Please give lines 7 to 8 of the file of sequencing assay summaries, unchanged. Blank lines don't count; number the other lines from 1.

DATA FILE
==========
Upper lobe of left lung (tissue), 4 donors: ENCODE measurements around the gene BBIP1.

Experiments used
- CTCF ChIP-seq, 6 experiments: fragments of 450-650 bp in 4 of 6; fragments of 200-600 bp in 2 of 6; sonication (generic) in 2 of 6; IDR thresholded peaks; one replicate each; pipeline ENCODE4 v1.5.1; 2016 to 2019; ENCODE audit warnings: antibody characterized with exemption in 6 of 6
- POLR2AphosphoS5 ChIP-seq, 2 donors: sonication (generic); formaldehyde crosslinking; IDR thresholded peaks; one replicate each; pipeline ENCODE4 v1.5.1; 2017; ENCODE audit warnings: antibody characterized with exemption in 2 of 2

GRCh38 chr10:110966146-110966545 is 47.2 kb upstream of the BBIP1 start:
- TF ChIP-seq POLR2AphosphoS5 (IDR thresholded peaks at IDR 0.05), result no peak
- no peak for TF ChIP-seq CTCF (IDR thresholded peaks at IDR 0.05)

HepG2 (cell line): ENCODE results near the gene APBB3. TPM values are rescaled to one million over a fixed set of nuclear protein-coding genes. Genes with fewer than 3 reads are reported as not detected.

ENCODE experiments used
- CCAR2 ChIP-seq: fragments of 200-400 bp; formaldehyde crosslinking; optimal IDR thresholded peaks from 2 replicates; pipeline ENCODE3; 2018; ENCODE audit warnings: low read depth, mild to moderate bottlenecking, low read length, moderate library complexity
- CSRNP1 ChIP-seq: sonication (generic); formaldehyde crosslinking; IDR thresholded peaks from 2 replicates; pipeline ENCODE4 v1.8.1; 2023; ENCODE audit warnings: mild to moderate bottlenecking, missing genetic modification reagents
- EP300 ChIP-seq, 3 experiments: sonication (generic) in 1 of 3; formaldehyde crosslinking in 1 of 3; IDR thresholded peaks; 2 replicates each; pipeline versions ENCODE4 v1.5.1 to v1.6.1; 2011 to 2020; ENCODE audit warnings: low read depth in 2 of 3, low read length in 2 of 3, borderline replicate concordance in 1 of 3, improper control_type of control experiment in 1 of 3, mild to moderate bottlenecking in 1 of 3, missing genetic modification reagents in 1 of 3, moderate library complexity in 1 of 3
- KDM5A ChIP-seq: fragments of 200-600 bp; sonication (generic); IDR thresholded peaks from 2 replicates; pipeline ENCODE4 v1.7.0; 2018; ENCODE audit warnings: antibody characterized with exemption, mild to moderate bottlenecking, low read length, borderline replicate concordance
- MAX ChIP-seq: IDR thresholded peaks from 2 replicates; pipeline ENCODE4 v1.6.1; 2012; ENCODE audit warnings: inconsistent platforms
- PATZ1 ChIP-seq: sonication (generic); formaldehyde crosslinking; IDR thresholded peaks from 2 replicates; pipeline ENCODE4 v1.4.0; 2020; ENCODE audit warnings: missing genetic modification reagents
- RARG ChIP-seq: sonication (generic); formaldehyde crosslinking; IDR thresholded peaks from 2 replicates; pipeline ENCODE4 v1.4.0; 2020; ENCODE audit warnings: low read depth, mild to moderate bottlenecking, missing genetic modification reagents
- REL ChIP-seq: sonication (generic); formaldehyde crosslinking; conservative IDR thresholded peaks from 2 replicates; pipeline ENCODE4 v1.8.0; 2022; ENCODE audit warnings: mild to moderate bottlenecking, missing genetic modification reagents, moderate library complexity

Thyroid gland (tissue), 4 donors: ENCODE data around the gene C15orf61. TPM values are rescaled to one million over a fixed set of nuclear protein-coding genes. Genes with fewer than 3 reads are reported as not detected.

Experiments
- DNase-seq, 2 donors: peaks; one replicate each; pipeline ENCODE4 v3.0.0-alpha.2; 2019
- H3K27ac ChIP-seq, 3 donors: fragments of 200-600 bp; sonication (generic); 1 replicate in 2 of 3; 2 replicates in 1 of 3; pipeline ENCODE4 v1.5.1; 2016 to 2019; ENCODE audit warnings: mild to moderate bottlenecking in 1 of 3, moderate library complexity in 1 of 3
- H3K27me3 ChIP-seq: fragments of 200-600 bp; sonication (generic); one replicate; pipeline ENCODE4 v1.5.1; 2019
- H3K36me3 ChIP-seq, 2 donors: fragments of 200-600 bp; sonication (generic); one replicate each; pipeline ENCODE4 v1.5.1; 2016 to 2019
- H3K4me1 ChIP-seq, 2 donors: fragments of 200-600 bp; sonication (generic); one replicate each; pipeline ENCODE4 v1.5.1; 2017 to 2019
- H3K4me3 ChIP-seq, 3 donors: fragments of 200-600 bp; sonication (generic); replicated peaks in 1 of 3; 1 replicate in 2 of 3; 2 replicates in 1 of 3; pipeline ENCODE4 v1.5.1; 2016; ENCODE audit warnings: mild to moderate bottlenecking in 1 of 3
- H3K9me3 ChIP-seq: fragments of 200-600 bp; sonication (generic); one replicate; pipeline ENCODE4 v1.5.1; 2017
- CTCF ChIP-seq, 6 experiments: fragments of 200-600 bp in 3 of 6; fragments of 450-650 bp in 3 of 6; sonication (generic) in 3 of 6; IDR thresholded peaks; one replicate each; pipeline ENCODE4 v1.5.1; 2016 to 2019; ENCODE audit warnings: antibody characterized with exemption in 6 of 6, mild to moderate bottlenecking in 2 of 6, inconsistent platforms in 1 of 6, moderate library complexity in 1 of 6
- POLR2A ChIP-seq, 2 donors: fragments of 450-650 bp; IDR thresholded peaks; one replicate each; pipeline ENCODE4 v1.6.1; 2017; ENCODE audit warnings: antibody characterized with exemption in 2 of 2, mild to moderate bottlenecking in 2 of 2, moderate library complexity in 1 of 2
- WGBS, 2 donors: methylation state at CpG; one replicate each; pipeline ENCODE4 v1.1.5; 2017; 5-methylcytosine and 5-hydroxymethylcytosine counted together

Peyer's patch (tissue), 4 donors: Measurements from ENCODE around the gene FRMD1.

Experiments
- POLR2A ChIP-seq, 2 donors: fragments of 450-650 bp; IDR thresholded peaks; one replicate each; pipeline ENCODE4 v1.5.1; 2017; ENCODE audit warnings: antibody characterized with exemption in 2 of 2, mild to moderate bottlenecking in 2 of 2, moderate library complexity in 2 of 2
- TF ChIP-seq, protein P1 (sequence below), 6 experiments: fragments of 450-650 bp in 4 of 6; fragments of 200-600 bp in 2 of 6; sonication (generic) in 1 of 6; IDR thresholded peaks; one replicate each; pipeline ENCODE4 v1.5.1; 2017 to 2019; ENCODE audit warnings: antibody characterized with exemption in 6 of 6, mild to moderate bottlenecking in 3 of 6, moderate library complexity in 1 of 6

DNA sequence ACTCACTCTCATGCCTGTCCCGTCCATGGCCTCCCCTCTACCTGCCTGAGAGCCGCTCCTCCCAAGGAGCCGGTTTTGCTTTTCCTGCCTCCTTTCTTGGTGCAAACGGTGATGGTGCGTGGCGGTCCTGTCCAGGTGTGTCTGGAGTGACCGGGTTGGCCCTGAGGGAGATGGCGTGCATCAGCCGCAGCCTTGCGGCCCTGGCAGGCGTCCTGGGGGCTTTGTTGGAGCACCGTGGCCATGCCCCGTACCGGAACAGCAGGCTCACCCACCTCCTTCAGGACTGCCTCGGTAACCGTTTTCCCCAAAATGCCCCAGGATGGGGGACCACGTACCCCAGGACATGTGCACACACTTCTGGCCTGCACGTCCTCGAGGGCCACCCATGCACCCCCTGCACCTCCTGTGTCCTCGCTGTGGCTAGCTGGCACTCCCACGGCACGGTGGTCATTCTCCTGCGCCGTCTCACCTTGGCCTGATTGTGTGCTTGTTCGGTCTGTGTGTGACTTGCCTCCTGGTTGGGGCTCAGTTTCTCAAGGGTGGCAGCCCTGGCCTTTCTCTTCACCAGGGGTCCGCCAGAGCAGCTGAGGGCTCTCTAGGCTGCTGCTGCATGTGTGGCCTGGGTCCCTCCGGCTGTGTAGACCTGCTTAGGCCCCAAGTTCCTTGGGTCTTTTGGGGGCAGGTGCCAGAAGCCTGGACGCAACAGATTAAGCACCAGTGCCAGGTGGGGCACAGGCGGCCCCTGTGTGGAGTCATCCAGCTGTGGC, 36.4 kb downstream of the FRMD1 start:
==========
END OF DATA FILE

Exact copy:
- no peak for TF ChIP-seq CTCF (IDR thresholded peaks at IDR 0.05)

HepG2 (cell line): ENCODE results near the gene APBB3. TPM values are rescaled to one million over a fixed set of nuclear protein-coding genes. Genes with fewer than 3 reads are reported as not detected.